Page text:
Because the growing horde of Republican candidates are going to set their sights on Clinton. They are going to virtually ignore each other. They’re going to be talking to their party’s base voters, trying to persuade them that only they — and no one else — can defeat the Democratic nominee in November 2016.

As for Clinton’s possible Democratic primary rivals, a couple of them are beginning to show themselves in public. Former Maryland Gov. Martin O’Malley has talked openly about running. Just this seek, former Rhode Island Gov. Lincoln Chafee, a one-time Republican who’s turned Democrat, announced plans to form an exploratory committee to help him decide whether to run.

U.S. Sen. Elizabeth Warren, Mass.? She says she isn’t running for the White House, but she has yet to make that statement that she won’t run change her mind between today and, say, the day after tomorrow.

Many on the left and far left yearn for an alternative to Clinton. Meanwhile, many on the right and far right think the former U.S. senator, secretary of state and first lady is as evil as her husband, the former president and the current president.

Oh, boy. This campaign is going to be worth watching.

Go for it, Hillary!

 

In a word, the Hillary email story is about 'trust'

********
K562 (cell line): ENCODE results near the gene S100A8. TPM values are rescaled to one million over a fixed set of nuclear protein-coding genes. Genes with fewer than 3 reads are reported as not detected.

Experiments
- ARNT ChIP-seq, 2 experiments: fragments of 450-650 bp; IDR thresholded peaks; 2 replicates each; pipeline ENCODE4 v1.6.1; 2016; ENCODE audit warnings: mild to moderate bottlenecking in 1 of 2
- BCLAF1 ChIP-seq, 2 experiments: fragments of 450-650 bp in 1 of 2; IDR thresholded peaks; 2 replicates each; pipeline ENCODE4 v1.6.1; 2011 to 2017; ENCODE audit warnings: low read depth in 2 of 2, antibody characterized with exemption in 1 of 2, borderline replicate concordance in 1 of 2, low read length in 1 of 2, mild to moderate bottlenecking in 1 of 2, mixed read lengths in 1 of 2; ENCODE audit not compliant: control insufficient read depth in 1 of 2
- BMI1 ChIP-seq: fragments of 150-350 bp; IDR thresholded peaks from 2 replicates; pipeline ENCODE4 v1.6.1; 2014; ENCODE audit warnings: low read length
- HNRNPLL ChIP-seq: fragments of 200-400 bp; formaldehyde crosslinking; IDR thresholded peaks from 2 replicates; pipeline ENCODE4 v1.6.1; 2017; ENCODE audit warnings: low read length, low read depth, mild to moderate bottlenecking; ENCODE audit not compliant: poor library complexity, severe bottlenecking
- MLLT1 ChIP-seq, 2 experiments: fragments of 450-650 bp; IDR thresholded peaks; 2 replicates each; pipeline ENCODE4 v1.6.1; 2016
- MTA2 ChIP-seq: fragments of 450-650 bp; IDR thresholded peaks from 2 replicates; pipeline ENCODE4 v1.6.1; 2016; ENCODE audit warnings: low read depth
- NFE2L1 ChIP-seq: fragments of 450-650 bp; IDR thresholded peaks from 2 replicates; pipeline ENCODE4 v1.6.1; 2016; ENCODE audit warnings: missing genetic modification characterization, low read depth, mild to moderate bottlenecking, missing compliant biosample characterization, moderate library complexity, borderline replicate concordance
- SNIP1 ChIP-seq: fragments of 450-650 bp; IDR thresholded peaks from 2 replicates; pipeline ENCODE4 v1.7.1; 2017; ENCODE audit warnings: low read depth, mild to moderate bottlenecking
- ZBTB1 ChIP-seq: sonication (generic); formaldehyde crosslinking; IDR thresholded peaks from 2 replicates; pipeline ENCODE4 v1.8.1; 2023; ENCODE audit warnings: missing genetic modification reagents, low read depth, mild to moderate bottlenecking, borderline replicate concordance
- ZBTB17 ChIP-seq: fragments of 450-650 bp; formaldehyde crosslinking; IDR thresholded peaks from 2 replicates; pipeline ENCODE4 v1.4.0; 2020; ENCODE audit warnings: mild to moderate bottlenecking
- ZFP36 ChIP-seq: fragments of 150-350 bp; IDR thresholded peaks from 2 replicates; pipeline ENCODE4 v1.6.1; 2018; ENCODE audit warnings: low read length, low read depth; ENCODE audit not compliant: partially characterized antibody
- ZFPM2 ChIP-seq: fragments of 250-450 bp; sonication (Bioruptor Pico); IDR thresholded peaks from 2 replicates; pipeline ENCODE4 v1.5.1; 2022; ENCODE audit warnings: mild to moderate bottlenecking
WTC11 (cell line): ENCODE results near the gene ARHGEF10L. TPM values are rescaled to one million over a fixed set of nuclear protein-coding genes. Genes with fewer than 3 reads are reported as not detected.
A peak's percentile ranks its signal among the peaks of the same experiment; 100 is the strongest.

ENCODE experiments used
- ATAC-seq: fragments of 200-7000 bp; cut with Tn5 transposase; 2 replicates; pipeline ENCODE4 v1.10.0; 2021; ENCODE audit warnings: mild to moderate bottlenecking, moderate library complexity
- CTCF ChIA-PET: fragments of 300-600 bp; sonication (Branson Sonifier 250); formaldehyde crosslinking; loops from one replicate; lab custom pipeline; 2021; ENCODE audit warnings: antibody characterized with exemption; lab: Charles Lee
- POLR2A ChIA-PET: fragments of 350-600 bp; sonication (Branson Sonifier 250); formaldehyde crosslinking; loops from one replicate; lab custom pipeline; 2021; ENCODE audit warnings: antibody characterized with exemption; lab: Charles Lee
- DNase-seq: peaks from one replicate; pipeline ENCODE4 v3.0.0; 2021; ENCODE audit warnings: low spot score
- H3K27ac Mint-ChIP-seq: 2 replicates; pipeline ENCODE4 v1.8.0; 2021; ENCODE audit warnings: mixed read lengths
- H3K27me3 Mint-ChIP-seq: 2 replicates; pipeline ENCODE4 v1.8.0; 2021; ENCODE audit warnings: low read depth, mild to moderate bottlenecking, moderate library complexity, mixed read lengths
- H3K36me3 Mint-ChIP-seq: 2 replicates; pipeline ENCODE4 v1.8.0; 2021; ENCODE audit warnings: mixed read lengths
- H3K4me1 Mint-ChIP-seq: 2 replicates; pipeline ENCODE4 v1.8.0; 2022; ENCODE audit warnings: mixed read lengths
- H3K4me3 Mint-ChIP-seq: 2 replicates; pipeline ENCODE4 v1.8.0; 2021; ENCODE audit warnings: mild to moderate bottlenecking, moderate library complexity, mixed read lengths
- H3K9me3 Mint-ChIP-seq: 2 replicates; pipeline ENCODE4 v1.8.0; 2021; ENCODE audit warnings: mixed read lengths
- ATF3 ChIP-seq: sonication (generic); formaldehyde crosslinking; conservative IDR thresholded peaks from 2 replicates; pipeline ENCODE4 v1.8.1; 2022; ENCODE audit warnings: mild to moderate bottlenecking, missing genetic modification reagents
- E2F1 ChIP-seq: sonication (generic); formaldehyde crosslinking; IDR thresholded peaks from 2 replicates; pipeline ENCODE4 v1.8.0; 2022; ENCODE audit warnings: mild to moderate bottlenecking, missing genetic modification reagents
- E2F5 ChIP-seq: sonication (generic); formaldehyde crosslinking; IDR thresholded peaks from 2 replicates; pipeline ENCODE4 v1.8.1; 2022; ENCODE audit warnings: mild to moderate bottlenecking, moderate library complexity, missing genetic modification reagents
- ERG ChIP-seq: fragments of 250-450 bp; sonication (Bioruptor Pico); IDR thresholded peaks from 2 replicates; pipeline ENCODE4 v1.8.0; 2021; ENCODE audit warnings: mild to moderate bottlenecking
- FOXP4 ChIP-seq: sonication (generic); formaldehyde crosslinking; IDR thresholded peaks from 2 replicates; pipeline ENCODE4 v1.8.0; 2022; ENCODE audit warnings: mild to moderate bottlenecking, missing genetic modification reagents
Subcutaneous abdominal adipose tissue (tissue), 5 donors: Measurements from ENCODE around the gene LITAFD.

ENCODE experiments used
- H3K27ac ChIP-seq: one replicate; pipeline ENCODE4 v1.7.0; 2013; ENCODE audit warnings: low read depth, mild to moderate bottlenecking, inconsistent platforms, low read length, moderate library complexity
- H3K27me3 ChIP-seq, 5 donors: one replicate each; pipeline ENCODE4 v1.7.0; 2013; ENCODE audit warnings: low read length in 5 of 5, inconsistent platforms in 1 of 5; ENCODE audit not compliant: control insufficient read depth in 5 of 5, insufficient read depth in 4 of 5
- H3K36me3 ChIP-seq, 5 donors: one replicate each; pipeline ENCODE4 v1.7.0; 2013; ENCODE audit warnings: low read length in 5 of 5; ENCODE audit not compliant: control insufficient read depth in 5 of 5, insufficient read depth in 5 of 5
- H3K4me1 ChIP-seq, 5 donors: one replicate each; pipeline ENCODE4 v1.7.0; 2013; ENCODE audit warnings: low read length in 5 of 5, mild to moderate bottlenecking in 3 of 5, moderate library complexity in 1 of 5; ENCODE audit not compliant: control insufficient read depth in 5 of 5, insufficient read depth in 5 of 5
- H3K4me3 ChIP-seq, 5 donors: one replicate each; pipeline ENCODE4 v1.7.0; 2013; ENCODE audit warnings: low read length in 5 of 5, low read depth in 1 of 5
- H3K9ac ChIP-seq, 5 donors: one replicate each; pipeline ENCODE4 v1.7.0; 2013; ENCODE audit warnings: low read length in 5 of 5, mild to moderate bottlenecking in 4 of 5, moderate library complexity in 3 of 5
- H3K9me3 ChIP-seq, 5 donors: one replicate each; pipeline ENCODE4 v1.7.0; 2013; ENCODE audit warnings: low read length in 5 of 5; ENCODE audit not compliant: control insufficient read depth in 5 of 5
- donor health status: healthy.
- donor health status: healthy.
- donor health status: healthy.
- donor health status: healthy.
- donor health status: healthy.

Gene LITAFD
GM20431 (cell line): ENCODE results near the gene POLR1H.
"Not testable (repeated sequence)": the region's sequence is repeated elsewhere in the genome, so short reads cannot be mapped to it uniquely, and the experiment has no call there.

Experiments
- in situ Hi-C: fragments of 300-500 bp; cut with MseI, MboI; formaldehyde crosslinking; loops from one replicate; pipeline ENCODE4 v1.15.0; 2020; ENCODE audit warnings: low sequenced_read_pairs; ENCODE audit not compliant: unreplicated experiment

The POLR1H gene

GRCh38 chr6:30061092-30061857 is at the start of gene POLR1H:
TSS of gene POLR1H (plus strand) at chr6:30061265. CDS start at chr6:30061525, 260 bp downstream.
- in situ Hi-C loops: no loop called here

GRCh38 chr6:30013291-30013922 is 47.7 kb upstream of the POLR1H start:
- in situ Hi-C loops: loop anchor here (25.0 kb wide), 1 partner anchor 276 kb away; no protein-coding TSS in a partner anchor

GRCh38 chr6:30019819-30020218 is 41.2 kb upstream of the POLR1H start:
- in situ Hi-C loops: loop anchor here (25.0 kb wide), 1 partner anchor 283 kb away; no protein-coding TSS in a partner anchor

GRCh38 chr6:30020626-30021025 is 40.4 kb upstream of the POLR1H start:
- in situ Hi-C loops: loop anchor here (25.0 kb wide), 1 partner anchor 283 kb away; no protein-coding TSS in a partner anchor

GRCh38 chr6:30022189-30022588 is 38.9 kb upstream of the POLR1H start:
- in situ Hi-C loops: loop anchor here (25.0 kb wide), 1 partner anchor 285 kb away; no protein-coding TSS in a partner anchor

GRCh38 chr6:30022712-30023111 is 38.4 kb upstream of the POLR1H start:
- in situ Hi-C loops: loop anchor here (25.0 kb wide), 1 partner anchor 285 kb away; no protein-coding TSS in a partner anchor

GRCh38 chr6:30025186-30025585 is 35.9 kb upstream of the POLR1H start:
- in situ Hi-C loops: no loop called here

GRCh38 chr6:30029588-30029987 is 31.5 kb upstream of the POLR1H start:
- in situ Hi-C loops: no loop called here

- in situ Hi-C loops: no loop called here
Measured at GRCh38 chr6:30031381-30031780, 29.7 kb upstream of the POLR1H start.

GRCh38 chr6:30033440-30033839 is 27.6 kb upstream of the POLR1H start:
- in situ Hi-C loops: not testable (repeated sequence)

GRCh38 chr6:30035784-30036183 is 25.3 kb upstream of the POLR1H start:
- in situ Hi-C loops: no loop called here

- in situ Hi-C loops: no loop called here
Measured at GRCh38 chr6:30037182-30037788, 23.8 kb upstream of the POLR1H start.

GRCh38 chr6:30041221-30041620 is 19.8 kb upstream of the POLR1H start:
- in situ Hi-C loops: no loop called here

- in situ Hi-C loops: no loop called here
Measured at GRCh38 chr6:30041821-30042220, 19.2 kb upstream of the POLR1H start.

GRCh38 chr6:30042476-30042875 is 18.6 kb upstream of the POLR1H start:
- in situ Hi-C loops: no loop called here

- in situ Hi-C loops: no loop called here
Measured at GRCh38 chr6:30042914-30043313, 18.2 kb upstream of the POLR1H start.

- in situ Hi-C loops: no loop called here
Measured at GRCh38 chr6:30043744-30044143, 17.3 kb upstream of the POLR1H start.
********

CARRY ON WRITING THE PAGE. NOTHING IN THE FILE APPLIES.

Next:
You can sum up the difficulty that is building around Hillary Rodham Clinton’s probable presidential campaign in a single five-letter word: trust.

http://www.politico.com/magazine/story/2015/03/hillary-clinton-press-conference-115989.html?hp=b3_r1#.VQaz71J0yt8

Can she be trusted to tell us the truth all the time?

The Politico story attached here talks about the history she and her husband, the former 42nd president, Bill Clinton, had in using the English language to wiggle their way out of difficulty.

President Clinton sought to tell Americans that he “did not have sexual relations” with the young White House intern. It turned out that likely did have what almost anyone describe as a sexual relationship with her — but not in the way he defined it.

Does anyone recall how the president defined the word “is”?

Hillary Clinton’s email mess, on its face, likely isn’t a huge story. It’s becoming one, though, because of her own seemingly slippery use of language to define what she did and when she did it.

The Politico essay refers to her talking about “not saving” email communications. What happened to the word “delete”? Did she delete the messages, send them to the trash bin on purpose?

It’s that kind of imprecise language that seems to be getting the former secretary of state/U.S. senator/first lady into a bit of a jam as she ramps up her 2016 presidential campaign.

Hillary Clinton once seemed like the inevitable 45th president of the United States. She remains the prohibitive favorite to become the Democrats’ next nominee for the office.

That aura of White House inevitability, however, suddenly is needs some major repair.

Straight talk would help build some much-needed trust.